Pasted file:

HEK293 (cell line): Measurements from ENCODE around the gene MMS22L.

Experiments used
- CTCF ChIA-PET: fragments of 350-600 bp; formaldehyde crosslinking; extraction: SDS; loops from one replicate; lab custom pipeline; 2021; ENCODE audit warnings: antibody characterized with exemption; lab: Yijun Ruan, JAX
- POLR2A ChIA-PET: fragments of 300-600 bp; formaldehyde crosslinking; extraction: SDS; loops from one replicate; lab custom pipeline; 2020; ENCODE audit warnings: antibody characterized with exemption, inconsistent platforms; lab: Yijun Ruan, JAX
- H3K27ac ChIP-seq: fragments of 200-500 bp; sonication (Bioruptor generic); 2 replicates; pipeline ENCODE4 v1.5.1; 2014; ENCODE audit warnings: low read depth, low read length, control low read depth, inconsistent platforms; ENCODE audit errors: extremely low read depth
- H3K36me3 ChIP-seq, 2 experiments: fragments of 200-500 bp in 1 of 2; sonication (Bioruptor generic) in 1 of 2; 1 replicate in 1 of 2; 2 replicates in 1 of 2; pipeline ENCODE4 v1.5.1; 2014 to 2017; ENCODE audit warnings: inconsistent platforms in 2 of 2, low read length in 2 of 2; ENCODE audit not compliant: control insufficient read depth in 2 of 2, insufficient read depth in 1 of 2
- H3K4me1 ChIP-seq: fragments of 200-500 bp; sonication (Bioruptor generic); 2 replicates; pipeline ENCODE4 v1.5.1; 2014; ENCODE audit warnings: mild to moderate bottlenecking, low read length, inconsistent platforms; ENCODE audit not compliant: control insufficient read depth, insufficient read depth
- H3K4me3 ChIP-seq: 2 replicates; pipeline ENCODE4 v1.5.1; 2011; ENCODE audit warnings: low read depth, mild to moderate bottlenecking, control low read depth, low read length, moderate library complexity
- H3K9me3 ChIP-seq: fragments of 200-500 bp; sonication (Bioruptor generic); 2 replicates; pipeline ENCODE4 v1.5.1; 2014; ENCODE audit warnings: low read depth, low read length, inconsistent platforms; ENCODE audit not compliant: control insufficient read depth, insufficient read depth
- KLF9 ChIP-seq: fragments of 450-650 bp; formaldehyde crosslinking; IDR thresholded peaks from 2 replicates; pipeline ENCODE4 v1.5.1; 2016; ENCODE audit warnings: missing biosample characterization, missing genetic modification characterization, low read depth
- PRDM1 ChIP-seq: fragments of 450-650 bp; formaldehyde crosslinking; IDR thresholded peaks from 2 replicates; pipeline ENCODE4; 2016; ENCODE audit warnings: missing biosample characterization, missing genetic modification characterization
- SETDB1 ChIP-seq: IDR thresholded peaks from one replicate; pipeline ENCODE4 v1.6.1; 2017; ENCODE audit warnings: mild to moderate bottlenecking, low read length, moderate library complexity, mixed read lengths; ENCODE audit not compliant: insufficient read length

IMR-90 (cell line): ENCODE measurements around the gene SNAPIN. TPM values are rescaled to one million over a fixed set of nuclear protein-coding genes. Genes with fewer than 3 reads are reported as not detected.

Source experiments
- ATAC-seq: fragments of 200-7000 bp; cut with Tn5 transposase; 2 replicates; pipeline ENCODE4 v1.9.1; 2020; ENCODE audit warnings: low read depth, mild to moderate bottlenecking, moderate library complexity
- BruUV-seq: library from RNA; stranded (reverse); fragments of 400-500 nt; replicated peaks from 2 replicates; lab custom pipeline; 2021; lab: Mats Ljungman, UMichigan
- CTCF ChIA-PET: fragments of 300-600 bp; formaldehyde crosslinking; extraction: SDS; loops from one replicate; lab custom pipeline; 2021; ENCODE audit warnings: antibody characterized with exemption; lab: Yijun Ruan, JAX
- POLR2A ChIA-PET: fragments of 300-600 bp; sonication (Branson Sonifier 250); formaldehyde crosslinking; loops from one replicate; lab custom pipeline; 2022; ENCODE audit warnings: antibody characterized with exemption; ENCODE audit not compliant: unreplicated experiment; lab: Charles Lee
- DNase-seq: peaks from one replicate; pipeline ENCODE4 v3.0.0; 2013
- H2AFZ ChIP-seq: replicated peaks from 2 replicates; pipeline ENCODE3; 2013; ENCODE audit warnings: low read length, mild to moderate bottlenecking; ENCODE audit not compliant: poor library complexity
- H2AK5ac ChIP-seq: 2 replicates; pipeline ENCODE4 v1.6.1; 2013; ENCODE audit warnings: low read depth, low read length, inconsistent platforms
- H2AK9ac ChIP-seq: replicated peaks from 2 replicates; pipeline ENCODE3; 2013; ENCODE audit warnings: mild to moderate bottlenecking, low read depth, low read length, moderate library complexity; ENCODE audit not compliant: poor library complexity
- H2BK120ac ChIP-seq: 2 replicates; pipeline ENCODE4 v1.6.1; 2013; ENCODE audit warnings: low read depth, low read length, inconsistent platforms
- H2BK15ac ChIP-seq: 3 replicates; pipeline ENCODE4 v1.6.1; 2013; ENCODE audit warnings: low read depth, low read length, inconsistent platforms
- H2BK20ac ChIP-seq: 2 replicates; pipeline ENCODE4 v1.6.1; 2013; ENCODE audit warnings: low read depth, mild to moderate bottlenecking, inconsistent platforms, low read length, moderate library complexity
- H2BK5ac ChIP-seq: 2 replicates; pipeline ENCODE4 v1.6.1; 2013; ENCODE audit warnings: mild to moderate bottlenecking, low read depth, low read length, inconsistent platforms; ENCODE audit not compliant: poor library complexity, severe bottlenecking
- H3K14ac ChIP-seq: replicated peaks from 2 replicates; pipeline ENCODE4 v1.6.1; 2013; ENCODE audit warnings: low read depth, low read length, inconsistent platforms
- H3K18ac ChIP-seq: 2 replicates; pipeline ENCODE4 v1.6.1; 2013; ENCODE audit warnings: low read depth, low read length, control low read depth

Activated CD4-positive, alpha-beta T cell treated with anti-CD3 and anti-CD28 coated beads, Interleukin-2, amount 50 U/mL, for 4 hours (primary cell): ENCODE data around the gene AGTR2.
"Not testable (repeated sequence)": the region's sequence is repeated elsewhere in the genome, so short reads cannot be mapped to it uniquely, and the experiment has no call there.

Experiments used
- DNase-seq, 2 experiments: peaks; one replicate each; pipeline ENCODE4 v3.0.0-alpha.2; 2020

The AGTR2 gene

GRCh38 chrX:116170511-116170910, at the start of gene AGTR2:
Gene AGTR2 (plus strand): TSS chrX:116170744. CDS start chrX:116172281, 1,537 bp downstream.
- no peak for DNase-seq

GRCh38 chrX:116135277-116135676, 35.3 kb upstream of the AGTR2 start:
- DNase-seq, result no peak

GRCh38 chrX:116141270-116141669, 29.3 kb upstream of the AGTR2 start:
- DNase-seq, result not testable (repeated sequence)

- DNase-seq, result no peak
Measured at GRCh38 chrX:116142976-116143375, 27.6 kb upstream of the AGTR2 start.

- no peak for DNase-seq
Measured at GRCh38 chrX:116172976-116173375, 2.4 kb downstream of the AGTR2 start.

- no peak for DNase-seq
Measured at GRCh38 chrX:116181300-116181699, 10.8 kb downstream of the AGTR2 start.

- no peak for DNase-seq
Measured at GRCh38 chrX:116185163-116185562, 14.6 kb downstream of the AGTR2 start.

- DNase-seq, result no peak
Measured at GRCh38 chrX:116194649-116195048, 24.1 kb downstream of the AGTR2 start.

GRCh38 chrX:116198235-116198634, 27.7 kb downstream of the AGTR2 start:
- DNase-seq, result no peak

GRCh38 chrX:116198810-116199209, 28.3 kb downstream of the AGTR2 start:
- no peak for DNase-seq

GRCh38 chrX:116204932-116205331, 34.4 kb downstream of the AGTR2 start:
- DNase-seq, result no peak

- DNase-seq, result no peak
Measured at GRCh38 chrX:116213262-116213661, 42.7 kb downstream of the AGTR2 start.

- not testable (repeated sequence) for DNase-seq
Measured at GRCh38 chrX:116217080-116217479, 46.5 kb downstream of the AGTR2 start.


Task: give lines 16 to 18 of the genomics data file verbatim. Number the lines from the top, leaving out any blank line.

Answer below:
- BruUV-seq: library from RNA; stranded (reverse); fragments of 400-500 nt; replicated peaks from 2 replicates; lab custom pipeline; 2021; lab: Mats Ljungman, UMichigan
- CTCF ChIA-PET: fragments of 300-600 bp; formaldehyde crosslinking; extraction: SDS; loops from one replicate; lab custom pipeline; 2021; ENCODE audit warnings: antibody characterized with exemption; lab: Yijun Ruan, JAX
- POLR2A ChIA-PET: fragments of 300-600 bp; sonication (Branson Sonifier 250); formaldehyde crosslinking; loops from one replicate; lab custom pipeline; 2022; ENCODE audit warnings: antibody characterized with exemption; ENCODE audit not compliant: unreplicated experiment; lab: Charles Lee